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Marquis de Bombelles, Journal, VIII (et dernier): 1815–1822. Publié sous les auspices du comte George Clam Martinic. Texte établi, présenté et annoté par Jeannine Charon-Bordas. (Histoire des idées et critique littéraire, 467.)Genève: Droz,2013. 308pp.

This work is the final instalment of an edition whose first volume appeared in 1977. From 1780 until his death in 1822 the French courtier, sometime diplomat, and later cleric, Marc-Marie, Marquis de Bombelles (1744–1822), kept, with minor interruptions, a regular journal whose original occupies ninety-seven closely written manuscript volumes. An important and still scarcely exploited source for the history of high politics, the emigration, the Counter-Revolution, and the Restoration, among many other subjects, these volumes remain in private hands and are currently on deposit at Castle Clam in Upper Austria, a circumstance ultimately deriving from the diarist’s long years of exile in central Europe. That the castle’s owner, under whose ‘auspices’ this volume is supposedly published, has now been dead for many years is suggestive of the disconnection between this work and the original source. Following Napoleon’s return to France from Elba, Bombelles took refuge in central Europe, and the present volume covers the period from his return to Paris after the Hundred Days in 1815 to early 1822 shortly before his death. In essence constituting a series of excerpts, it, like the preceding [End Page 399] volumes, gives little idea of the original diary’s scope. The editor does not elucidate the criteria by which passages were chosen for publication, referring merely to ‘longues discussions’ (p. 28) in which the question was decided. The excerpts themselves indicate a focus on Bombelles as a representative of the ‘ultras’ (those who remained unreconciled to the post-1789 order), as a courtier (in 1816 he became aumônier to the Duchesse de Berry), and to a lesser extent as a (Gallican-minded) clergyman (as bishop of Amiens beginning in 1818). We find him in the company of Chateaubriand or criticizing the politically moderate Louis XVIII for having ‘mal placé sa confidance’ (p. 85). Material relative to the careers of Bombelles’s children, particularly with respect to his hopes of establishing his sons in France, is also included. Because Bombelles was again living in his native land, it has no doubt been easier in this volume than in previous ones to blend out the continuing importance of the central European dimension of his life. But his sons remained in Austrian military and diplomatic service because they were not offered, despite their father’s efforts, what was considered an adequate foothold in France. The editorial assertion, found in earlier volumes as well, that Austria was in principle hostile to émigrés (p. 26) is directly contradicted by a statement by Bombelles’s son Henri recorded in the entry for 1 June 1817: ‘il faut avouer qu’on fait tout en Autriche pour nous attacher à ce pays’ (p. 96). Even more than the questionable selection of passages for inclusion, the failure to provide an adequate key to the omitted material is the most regrettable aspect not only of this volume but also of its predecessors. The so-called ‘Analyses’ included here as in previous volumes as a ‘vue d’ensemble du texte intégral’ (p. 241) fail to provide an adequate guide for future users of this source. Thus, not only this volume but the entire edition must be regarded in important respects as a missed opportunity.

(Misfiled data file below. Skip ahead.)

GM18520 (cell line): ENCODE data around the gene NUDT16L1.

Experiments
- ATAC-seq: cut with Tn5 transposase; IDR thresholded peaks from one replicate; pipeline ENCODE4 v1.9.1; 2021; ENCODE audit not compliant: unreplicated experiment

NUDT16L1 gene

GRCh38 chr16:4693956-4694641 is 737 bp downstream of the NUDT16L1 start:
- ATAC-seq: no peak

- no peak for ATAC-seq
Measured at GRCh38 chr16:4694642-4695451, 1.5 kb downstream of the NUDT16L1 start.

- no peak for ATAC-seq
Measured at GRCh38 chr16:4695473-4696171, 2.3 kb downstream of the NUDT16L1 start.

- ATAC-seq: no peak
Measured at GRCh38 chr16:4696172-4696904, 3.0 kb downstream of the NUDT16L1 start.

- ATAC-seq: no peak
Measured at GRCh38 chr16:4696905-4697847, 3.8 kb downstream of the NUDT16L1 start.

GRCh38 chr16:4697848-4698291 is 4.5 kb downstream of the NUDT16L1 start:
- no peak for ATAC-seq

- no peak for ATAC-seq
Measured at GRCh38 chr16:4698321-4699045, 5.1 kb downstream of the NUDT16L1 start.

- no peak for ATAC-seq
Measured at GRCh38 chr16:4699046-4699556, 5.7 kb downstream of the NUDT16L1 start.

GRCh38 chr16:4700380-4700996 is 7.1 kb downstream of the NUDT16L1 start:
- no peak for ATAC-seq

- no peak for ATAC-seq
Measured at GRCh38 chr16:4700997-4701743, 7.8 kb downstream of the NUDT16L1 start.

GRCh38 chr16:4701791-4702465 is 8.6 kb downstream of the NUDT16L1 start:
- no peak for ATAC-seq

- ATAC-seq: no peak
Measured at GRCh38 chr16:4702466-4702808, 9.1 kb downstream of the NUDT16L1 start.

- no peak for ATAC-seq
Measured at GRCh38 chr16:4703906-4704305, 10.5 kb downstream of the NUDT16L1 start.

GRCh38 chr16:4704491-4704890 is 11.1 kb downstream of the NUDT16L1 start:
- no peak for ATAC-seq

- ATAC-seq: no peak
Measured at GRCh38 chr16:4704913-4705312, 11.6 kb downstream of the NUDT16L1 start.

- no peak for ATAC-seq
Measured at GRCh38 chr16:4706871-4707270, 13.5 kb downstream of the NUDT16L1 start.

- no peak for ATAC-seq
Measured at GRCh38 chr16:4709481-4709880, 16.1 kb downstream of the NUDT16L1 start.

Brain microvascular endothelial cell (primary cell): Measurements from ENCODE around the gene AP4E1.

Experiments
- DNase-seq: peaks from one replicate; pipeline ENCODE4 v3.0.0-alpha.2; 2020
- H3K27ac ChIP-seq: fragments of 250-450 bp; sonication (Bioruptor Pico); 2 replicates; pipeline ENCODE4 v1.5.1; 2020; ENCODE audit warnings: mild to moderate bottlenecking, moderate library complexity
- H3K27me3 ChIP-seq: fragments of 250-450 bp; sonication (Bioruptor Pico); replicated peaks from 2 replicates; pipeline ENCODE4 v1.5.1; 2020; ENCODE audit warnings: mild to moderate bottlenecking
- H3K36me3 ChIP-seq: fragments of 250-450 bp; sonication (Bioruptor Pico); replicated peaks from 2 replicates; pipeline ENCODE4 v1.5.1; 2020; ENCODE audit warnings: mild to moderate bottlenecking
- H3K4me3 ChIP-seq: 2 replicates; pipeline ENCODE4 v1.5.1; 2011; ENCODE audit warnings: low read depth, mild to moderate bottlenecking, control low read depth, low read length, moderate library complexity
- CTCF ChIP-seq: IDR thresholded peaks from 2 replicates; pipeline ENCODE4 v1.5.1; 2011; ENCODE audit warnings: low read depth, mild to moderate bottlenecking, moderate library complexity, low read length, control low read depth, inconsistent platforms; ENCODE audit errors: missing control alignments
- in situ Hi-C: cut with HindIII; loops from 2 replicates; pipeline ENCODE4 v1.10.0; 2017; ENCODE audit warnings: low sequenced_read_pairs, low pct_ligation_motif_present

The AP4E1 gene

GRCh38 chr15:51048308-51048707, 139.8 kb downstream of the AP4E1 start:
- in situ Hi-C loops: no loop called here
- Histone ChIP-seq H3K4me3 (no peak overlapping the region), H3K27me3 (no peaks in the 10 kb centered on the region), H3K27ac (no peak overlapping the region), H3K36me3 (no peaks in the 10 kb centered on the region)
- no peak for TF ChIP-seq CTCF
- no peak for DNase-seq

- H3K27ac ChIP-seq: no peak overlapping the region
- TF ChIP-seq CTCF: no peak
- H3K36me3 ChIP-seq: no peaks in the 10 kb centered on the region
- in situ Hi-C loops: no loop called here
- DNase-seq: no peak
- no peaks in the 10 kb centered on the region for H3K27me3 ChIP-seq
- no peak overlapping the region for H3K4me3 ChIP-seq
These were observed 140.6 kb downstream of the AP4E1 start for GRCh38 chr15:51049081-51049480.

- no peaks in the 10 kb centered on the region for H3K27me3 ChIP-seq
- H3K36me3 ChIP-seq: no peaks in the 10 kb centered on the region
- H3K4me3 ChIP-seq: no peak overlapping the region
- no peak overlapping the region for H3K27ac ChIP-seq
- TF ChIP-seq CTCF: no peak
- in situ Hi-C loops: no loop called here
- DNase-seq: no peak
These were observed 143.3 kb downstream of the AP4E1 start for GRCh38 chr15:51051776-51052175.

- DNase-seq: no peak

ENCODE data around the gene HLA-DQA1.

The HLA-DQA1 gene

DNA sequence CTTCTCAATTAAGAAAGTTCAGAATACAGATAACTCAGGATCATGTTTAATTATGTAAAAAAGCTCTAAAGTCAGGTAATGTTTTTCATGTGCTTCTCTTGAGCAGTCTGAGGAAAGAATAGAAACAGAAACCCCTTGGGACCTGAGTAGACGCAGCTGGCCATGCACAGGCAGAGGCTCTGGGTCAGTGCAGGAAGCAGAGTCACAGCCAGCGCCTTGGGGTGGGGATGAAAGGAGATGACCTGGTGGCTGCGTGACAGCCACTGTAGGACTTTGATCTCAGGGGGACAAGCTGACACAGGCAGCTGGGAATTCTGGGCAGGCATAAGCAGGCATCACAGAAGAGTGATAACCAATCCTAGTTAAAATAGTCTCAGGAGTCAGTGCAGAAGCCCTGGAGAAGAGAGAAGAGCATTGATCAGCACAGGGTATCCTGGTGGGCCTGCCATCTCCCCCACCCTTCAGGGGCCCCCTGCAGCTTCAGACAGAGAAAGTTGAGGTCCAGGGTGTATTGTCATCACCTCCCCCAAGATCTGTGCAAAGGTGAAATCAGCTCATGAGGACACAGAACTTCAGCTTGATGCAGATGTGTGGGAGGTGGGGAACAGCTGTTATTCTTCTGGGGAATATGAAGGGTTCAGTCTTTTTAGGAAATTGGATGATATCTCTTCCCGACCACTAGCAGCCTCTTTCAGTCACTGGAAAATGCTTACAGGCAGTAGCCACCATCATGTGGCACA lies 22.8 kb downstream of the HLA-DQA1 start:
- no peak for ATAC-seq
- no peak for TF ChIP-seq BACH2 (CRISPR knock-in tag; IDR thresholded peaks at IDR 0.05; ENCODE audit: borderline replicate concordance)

William D. Godsey
Austrian Academy of Sciences


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